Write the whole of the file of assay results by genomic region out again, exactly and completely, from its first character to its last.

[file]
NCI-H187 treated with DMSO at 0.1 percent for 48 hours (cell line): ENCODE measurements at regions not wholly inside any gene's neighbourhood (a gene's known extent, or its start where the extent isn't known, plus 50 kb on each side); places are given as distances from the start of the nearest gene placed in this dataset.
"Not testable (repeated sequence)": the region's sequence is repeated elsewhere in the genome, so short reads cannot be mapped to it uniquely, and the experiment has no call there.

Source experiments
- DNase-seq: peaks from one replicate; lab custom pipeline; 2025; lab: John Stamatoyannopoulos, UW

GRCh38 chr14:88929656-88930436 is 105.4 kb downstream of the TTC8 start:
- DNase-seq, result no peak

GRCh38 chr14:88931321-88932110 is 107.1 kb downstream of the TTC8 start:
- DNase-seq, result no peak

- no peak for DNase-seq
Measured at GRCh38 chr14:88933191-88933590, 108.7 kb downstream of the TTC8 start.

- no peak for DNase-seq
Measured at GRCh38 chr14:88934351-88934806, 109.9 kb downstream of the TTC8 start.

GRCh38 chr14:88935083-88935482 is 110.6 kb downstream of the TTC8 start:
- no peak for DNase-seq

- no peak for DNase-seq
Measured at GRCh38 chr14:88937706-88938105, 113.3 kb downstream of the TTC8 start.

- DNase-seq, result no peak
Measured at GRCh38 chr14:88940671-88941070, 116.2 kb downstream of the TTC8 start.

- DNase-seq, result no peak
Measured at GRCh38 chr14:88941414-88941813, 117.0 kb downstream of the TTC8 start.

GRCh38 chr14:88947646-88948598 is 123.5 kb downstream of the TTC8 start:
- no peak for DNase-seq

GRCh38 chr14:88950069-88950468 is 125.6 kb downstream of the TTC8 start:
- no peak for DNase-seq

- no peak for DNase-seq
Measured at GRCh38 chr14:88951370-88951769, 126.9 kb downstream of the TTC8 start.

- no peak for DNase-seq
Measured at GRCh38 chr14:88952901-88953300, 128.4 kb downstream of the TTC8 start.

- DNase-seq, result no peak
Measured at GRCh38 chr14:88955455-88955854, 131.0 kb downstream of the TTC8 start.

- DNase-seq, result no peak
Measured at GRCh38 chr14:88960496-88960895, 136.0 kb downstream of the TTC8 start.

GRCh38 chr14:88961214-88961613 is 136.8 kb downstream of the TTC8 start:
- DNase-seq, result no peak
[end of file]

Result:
NCI-H187 treated with DMSO at 0.1 percent for 48 hours (cell line): ENCODE measurements at regions not wholly inside any gene's neighbourhood (a gene's known extent, or its start where the extent isn't known, plus 50 kb on each side); places are given as distances from the start of the nearest gene placed in this dataset.
"Not testable (repeated sequence)": the region's sequence is repeated elsewhere in the genome, so short reads cannot be mapped to it uniquely, and the experiment has no call there.

Source experiments
- DNase-seq: peaks from one replicate; lab custom pipeline; 2025; lab: John Stamatoyannopoulos, UW

GRCh38 chr14:88929656-88930436 is 105.4 kb downstream of the TTC8 start:
- DNase-seq, result no peak

GRCh38 chr14:88931321-88932110 is 107.1 kb downstream of the TTC8 start:
- DNase-seq, result no peak

- no peak for DNase-seq
Measured at GRCh38 chr14:88933191-88933590, 108.7 kb downstream of the TTC8 start.

- no peak for DNase-seq
Measured at GRCh38 chr14:88934351-88934806, 109.9 kb downstream of the TTC8 start.

GRCh38 chr14:88935083-88935482 is 110.6 kb downstream of the TTC8 start:
- no peak for DNase-seq

- no peak for DNase-seq
Measured at GRCh38 chr14:88937706-88938105, 113.3 kb downstream of the TTC8 start.

- DNase-seq, result no peak
Measured at GRCh38 chr14:88940671-88941070, 116.2 kb downstream of the TTC8 start.

- DNase-seq, result no peak
Measured at GRCh38 chr14:88941414-88941813, 117.0 kb downstream of the TTC8 start.

GRCh38 chr14:88947646-88948598 is 123.5 kb downstream of the TTC8 start:
- no peak for DNase-seq

GRCh38 chr14:88950069-88950468 is 125.6 kb downstream of the TTC8 start:
- no peak for DNase-seq

- no peak for DNase-seq
Measured at GRCh38 chr14:88951370-88951769, 126.9 kb downstream of the TTC8 start.

- no peak for DNase-seq
Measured at GRCh38 chr14:88952901-88953300, 128.4 kb downstream of the TTC8 start.

- DNase-seq, result no peak
Measured at GRCh38 chr14:88955455-88955854, 131.0 kb downstream of the TTC8 start.

- DNase-seq, result no peak
Measured at GRCh38 chr14:88960496-88960895, 136.0 kb downstream of the TTC8 start.

GRCh38 chr14:88961214-88961613 is 136.8 kb downstream of the TTC8 start:
- DNase-seq, result no peak